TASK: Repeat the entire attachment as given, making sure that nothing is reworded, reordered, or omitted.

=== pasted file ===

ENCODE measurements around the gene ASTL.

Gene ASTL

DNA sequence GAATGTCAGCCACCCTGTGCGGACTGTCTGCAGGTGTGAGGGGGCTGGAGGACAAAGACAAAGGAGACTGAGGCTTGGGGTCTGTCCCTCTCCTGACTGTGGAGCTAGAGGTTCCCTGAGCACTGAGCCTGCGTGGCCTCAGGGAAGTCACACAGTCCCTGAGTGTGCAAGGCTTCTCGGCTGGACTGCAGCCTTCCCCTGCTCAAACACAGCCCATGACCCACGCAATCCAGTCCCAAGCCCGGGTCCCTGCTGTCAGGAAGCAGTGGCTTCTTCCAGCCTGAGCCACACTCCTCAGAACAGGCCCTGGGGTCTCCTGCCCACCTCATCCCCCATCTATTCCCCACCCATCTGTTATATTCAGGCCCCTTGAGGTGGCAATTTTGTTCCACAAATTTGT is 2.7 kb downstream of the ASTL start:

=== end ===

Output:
ENCODE measurements around the gene ASTL.

Gene ASTL

DNA sequence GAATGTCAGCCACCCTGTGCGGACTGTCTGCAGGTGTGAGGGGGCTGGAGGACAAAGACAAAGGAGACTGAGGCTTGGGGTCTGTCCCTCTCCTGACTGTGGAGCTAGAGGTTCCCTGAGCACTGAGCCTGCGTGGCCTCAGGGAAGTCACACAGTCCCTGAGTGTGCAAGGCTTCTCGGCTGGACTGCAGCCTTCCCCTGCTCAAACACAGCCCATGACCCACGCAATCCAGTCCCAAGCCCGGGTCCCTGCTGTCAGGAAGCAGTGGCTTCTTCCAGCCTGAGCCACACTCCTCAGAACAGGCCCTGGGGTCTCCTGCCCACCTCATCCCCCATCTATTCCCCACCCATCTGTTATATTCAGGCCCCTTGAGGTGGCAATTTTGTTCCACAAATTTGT is 2.7 kb downstream of the ASTL start: